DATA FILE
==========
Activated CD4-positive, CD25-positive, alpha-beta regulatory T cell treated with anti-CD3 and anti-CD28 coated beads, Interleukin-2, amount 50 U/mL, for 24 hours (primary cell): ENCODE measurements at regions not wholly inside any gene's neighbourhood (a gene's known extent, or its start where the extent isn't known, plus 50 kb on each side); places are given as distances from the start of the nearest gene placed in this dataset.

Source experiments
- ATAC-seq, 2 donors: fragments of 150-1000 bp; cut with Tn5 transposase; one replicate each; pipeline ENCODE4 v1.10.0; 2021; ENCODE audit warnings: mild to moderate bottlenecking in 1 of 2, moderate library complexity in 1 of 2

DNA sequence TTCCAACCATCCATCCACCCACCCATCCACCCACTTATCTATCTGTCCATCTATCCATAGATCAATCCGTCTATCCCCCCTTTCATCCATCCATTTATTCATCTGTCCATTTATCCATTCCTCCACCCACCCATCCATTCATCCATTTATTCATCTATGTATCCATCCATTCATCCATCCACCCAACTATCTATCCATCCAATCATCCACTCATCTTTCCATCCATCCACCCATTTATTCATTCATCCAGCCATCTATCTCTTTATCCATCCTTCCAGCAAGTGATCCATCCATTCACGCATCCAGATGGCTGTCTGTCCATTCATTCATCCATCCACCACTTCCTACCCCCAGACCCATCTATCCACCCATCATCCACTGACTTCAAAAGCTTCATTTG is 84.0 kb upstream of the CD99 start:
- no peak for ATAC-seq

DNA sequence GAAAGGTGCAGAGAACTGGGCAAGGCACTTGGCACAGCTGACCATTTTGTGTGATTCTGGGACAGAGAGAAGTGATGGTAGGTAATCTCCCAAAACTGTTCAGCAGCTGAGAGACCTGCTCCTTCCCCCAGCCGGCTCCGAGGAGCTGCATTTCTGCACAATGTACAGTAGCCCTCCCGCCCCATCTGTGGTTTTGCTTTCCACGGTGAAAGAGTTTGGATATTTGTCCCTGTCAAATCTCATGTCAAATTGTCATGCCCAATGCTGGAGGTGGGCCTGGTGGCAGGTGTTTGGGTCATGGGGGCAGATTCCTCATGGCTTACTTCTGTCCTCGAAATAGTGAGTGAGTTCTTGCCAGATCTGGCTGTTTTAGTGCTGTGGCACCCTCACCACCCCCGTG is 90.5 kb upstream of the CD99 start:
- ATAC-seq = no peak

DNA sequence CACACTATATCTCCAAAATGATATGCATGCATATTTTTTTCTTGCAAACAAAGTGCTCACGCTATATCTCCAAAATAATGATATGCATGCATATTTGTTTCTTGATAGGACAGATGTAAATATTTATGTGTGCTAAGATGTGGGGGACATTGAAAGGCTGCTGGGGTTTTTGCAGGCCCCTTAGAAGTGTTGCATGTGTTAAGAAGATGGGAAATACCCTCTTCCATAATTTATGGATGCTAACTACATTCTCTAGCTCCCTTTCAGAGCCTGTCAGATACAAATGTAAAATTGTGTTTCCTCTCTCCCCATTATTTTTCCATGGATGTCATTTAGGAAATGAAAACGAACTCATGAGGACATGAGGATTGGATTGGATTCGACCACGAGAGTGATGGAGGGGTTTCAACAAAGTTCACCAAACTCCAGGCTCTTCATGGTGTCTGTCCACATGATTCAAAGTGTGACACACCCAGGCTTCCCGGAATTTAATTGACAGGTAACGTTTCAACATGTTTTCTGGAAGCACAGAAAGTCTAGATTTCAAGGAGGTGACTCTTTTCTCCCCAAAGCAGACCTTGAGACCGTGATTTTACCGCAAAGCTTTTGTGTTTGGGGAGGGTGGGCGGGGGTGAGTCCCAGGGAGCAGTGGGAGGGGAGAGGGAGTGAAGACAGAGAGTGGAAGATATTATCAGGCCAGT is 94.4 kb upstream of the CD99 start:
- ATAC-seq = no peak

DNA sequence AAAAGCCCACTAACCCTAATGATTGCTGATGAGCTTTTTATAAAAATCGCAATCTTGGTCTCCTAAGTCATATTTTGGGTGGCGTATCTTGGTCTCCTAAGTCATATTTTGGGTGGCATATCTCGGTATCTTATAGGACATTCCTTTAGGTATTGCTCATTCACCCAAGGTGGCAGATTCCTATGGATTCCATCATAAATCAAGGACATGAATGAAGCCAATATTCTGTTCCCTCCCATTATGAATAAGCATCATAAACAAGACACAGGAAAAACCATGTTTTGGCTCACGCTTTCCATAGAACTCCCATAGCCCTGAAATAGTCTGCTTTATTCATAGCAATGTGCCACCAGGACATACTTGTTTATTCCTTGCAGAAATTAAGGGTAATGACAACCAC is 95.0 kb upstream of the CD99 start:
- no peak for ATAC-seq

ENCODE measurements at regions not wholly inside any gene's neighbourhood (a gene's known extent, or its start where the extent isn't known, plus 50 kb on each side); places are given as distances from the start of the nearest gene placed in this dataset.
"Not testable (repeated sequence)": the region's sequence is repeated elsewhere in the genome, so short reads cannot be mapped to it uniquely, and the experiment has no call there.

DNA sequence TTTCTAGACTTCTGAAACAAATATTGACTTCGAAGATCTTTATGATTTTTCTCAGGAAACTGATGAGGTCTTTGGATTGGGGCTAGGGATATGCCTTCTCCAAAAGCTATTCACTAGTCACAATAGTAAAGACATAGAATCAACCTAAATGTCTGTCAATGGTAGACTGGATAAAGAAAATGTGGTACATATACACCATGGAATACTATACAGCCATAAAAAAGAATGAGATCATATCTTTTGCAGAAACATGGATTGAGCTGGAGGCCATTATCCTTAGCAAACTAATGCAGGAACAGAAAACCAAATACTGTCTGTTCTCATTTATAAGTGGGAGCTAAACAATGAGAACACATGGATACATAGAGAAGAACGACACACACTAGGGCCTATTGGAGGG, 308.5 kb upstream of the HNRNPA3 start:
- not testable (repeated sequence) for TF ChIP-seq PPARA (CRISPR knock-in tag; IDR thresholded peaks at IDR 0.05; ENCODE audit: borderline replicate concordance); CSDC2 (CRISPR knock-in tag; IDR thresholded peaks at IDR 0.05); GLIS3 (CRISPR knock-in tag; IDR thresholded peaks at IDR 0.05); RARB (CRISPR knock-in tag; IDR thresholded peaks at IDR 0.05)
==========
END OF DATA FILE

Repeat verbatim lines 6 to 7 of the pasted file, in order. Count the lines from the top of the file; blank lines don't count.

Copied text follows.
DNA sequence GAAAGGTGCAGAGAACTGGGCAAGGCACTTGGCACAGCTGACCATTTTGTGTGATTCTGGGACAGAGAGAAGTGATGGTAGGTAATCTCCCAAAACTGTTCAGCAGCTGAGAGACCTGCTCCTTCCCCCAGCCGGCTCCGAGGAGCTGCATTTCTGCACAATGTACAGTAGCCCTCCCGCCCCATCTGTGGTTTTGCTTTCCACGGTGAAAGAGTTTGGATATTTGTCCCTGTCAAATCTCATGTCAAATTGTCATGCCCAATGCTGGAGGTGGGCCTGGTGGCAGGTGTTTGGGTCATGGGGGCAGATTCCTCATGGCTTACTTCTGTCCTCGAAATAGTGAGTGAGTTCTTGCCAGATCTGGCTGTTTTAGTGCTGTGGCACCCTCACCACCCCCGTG is 90.5 kb upstream of the CD99 start:
- ATAC-seq = no peak